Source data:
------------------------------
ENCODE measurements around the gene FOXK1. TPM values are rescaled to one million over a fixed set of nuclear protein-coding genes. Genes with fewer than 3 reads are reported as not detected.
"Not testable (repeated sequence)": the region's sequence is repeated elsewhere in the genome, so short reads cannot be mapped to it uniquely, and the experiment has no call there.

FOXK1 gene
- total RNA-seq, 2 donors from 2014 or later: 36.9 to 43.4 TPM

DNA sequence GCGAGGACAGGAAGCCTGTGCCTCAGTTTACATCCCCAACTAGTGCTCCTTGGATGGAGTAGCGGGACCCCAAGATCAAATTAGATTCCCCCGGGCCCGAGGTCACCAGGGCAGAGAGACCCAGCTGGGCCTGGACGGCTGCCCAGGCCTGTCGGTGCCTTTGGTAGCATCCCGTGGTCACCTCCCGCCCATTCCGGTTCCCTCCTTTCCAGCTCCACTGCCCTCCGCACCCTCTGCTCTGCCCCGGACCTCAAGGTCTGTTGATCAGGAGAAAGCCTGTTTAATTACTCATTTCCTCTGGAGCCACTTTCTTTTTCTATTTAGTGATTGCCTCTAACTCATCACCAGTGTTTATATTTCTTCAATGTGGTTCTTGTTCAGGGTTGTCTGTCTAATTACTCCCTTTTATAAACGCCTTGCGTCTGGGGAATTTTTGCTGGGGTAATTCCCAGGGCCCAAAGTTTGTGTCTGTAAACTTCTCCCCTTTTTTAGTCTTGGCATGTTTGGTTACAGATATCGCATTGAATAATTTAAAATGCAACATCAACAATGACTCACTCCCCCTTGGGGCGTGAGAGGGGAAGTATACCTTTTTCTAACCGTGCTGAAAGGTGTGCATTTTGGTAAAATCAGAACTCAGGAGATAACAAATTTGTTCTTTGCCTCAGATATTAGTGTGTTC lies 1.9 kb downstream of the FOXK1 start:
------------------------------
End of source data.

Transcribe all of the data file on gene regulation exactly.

ENCODE measurements around the gene FOXK1. TPM values are rescaled to one million over a fixed set of nuclear protein-coding genes. Genes with fewer than 3 reads are reported as not detected.
"Not testable (repeated sequence)": the region's sequence is repeated elsewhere in the genome, so short reads cannot be mapped to it uniquely, and the experiment has no call there.

FOXK1 gene
- total RNA-seq, 2 donors from 2014 or later: 36.9 to 43.4 TPM

DNA sequence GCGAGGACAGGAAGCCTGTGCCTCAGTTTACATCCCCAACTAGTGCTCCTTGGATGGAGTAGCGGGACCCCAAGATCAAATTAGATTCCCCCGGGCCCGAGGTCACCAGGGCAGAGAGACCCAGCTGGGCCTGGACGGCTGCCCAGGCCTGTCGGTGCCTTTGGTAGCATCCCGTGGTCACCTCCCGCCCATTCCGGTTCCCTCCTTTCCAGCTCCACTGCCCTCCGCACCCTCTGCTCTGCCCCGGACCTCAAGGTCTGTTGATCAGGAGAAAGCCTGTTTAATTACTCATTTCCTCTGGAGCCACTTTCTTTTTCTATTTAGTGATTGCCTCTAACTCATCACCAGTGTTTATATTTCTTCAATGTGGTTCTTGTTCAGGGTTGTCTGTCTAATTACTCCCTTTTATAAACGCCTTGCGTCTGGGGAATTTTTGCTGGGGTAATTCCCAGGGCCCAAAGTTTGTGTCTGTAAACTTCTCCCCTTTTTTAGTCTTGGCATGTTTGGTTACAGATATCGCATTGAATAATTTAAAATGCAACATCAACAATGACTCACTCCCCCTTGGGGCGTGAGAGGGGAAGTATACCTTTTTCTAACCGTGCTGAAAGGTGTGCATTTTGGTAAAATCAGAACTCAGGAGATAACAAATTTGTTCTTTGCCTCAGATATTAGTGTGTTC lies 1.9 kb downstream of the FOXK1 start: